In a new report on the state of substance abuse in the U.S., Surgeon General Vivek Murthy said that addiction should no longer be treated as a character flaw.

US Surgeon's Report

The report, which was released at a time of uncertainty about how the Trump administration will deal with substance abuse and misuse, offered recommendations for the medical community, law enforcement, elected officials and the public to improve how addiction is treated.

Murthy described the report Facing Addiction in America: The Surgeon General's Report on Alcohol, Drugs and Health as a new call to action. It was modeled on the 1964 report of the surgeon general on smoking and health that first associated cigarette smoking and cancer, which led to a successful national campaign against tobacco use.

A Public Health Crisis

More than 200,000 deaths are attributed to prescription painkillers since 1999. Addiction has raised concerns over the past years as drug overdoses surpassed vehicular accident as cause of death, the surge being primarily driven by opioid epidemic.

Murthy described substance misuse and substance-use disorders as among the most pressing public health crises today and said that the report aims to transform the society's concept on substance use problems.

Addiction By The Number

The report shows that about 21 million people in the U.S. battle substance abuse, which is higher compared with the number of people with cancer.

Figures from the U.S. Department of Health and Human Services show that from 1999, opioid-related deaths almost quadrupled, and more than 165,000 deaths have been attributed to prescription opioid overdoses.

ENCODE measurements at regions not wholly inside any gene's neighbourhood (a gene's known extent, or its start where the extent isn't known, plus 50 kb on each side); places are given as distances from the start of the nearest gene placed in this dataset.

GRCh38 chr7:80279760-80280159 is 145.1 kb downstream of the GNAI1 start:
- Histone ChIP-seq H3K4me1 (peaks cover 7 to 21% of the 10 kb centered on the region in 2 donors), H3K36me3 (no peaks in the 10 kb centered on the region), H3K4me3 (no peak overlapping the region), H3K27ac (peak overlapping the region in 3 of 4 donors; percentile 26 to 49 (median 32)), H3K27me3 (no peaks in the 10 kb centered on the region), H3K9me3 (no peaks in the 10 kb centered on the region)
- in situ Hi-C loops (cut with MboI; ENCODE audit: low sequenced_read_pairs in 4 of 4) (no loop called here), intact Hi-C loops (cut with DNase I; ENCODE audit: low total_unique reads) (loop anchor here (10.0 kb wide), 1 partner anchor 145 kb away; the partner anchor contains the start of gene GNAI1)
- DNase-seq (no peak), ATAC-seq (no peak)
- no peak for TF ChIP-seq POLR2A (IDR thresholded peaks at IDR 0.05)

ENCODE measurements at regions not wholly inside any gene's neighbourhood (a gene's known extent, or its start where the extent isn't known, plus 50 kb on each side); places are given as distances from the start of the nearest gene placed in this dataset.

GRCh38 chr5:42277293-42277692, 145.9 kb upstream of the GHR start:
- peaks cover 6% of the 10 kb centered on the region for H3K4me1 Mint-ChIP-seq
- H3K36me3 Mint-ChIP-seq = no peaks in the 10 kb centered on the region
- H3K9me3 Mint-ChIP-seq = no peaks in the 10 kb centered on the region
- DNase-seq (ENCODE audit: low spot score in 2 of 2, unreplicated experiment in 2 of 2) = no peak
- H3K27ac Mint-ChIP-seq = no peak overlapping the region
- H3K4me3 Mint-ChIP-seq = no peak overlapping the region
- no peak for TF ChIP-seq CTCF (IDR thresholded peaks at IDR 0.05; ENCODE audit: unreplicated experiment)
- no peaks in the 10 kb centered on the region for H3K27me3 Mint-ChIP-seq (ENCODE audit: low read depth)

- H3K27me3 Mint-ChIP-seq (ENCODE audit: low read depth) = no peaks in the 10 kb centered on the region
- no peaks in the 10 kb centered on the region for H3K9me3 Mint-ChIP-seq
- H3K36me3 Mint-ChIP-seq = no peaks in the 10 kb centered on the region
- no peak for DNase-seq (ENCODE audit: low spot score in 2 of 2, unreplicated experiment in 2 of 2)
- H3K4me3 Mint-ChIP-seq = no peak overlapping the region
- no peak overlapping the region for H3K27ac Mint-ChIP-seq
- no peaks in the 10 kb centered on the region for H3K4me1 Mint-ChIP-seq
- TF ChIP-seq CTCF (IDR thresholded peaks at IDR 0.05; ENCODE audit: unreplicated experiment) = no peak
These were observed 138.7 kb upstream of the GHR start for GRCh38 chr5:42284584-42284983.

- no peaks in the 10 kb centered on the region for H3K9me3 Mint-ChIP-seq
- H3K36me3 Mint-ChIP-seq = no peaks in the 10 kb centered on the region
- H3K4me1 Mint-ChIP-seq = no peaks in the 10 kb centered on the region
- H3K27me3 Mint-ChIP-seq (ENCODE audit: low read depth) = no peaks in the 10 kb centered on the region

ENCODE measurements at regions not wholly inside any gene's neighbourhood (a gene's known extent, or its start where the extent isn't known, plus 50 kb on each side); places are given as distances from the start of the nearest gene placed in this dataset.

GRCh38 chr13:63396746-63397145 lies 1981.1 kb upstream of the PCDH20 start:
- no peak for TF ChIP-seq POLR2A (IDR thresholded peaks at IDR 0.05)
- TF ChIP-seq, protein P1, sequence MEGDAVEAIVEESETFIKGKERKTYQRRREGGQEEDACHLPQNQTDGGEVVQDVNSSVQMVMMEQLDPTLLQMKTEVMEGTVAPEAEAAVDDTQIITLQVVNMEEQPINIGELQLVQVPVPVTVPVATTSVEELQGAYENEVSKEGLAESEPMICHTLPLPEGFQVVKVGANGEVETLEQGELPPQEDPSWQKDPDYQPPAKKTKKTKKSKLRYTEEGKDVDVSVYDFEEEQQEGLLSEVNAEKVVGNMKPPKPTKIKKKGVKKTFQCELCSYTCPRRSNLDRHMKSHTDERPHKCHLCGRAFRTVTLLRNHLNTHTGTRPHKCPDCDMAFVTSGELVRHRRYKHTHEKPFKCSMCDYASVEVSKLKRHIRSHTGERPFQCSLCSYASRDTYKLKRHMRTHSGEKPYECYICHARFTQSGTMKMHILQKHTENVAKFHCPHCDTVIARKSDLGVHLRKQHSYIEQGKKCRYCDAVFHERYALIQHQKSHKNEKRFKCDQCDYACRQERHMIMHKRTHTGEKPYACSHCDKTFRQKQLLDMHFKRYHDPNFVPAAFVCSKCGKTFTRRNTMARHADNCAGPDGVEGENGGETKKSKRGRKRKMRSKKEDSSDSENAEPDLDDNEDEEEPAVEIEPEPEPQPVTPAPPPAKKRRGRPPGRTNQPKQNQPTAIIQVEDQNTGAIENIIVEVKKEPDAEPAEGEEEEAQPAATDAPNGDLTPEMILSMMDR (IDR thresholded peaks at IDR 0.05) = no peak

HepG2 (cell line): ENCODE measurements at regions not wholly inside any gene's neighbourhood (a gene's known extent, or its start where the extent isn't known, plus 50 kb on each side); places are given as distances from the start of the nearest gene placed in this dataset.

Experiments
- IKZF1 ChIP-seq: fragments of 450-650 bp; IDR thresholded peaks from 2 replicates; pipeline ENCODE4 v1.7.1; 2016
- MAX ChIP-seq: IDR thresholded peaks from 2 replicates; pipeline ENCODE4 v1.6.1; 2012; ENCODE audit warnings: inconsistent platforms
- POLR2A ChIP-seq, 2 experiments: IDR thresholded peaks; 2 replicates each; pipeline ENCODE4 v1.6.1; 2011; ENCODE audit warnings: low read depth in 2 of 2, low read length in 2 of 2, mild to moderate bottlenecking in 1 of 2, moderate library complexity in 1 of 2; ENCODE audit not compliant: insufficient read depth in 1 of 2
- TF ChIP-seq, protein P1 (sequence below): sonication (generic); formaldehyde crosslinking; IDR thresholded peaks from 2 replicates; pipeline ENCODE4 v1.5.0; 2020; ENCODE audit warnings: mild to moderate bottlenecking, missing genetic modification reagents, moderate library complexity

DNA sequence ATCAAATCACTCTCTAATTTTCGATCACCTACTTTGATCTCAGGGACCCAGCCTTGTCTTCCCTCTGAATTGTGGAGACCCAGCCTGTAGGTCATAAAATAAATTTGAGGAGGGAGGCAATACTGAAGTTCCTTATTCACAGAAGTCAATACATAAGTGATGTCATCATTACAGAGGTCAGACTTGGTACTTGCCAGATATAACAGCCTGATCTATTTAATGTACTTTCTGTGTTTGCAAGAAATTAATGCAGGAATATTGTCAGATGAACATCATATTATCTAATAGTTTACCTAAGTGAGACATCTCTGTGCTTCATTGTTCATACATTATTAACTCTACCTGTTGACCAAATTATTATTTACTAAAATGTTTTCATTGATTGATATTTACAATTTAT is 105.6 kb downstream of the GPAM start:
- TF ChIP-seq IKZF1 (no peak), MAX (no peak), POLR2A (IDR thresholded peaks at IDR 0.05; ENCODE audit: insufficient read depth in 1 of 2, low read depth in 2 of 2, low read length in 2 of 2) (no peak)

A new study also shows how opioid problem influences the younger generation, as the number of children and teenagers in the country poisoned by opioid painkillers have more than doubled over the past 16 years.

Despite the prevalence of addiction, the report claims that only 10 percent receive treatment.

Addiction Is A Chronic Illness

Murthy said that addiction is a chronic illness that needs to be approached using the same compassion and skills used in other chronic diseases such as diabetes, heart disease and cancer.

Murthy said that America's view of addiction has made it difficult for those suffering from substance-use disorder to get help. Murthy said that Americans has viewed addiction as a moral failing for too long.

"This unfortunate stigma has created an added burden of shame that has made people with substance-use disorders less likely to come forward and seek help," Murthy said.

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